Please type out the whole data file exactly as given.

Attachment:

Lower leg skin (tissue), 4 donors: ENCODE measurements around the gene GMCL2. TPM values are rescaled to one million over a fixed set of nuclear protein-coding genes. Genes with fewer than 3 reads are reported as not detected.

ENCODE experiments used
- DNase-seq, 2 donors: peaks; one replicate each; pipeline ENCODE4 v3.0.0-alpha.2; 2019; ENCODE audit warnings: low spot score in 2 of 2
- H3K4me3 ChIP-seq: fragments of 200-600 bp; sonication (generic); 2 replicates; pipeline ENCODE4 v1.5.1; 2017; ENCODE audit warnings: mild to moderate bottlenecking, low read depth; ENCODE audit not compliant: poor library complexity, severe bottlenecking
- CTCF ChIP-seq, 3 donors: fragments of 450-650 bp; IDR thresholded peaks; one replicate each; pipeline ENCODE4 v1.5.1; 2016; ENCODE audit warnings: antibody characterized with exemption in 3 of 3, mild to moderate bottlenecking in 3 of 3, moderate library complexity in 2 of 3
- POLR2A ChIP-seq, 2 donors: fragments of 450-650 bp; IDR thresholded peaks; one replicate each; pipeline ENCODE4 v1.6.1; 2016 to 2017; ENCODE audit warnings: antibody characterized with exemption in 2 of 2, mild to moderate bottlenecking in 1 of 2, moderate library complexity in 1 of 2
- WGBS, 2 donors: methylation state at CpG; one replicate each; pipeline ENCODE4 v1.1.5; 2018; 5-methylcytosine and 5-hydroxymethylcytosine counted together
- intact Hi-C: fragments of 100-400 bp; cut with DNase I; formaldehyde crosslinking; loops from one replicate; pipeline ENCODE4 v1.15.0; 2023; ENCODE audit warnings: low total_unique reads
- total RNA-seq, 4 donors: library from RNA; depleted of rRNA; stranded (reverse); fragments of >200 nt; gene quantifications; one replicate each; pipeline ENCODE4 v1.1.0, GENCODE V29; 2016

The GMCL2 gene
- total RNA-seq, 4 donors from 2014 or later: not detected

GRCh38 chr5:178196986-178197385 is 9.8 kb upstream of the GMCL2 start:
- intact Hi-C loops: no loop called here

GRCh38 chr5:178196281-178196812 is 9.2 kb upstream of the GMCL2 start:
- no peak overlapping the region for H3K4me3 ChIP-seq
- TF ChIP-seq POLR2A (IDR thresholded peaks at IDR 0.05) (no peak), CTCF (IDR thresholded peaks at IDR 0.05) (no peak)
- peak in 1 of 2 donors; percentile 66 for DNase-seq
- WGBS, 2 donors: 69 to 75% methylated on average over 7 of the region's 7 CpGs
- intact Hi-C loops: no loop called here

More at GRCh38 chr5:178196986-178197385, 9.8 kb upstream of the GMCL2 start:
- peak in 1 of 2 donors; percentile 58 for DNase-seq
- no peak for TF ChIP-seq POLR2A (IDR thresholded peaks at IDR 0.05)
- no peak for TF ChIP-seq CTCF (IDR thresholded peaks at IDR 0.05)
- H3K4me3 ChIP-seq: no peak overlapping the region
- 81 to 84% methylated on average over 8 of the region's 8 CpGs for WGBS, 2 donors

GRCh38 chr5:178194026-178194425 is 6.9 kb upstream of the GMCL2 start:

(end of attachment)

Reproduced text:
Lower leg skin (tissue), 4 donors: ENCODE measurements around the gene GMCL2. TPM values are rescaled to one million over a fixed set of nuclear protein-coding genes. Genes with fewer than 3 reads are reported as not detected.

ENCODE experiments used
- DNase-seq, 2 donors: peaks; one replicate each; pipeline ENCODE4 v3.0.0-alpha.2; 2019; ENCODE audit warnings: low spot score in 2 of 2
- H3K4me3 ChIP-seq: fragments of 200-600 bp; sonication (generic); 2 replicates; pipeline ENCODE4 v1.5.1; 2017; ENCODE audit warnings: mild to moderate bottlenecking, low read depth; ENCODE audit not compliant: poor library complexity, severe bottlenecking
- CTCF ChIP-seq, 3 donors: fragments of 450-650 bp; IDR thresholded peaks; one replicate each; pipeline ENCODE4 v1.5.1; 2016; ENCODE audit warnings: antibody characterized with exemption in 3 of 3, mild to moderate bottlenecking in 3 of 3, moderate library complexity in 2 of 3
- POLR2A ChIP-seq, 2 donors: fragments of 450-650 bp; IDR thresholded peaks; one replicate each; pipeline ENCODE4 v1.6.1; 2016 to 2017; ENCODE audit warnings: antibody characterized with exemption in 2 of 2, mild to moderate bottlenecking in 1 of 2, moderate library complexity in 1 of 2
- WGBS, 2 donors: methylation state at CpG; one replicate each; pipeline ENCODE4 v1.1.5; 2018; 5-methylcytosine and 5-hydroxymethylcytosine counted together
- intact Hi-C: fragments of 100-400 bp; cut with DNase I; formaldehyde crosslinking; loops from one replicate; pipeline ENCODE4 v1.15.0; 2023; ENCODE audit warnings: low total_unique reads
- total RNA-seq, 4 donors: library from RNA; depleted of rRNA; stranded (reverse); fragments of >200 nt; gene quantifications; one replicate each; pipeline ENCODE4 v1.1.0, GENCODE V29; 2016

The GMCL2 gene
- total RNA-seq, 4 donors from 2014 or later: not detected

GRCh38 chr5:178196986-178197385 is 9.8 kb upstream of the GMCL2 start:
- intact Hi-C loops: no loop called here

GRCh38 chr5:178196281-178196812 is 9.2 kb upstream of the GMCL2 start:
- no peak overlapping the region for H3K4me3 ChIP-seq
- TF ChIP-seq POLR2A (IDR thresholded peaks at IDR 0.05) (no peak), CTCF (IDR thresholded peaks at IDR 0.05) (no peak)
- peak in 1 of 2 donors; percentile 66 for DNase-seq
- WGBS, 2 donors: 69 to 75% methylated on average over 7 of the region's 7 CpGs
- intact Hi-C loops: no loop called here

More at GRCh38 chr5:178196986-178197385, 9.8 kb upstream of the GMCL2 start:
- peak in 1 of 2 donors; percentile 58 for DNase-seq
- no peak for TF ChIP-seq POLR2A (IDR thresholded peaks at IDR 0.05)
- no peak for TF ChIP-seq CTCF (IDR thresholded peaks at IDR 0.05)
- H3K4me3 ChIP-seq: no peak overlapping the region
- 81 to 84% methylated on average over 8 of the region's 8 CpGs for WGBS, 2 donors

GRCh38 chr5:178194026-178194425 is 6.9 kb upstream of the GMCL2 start: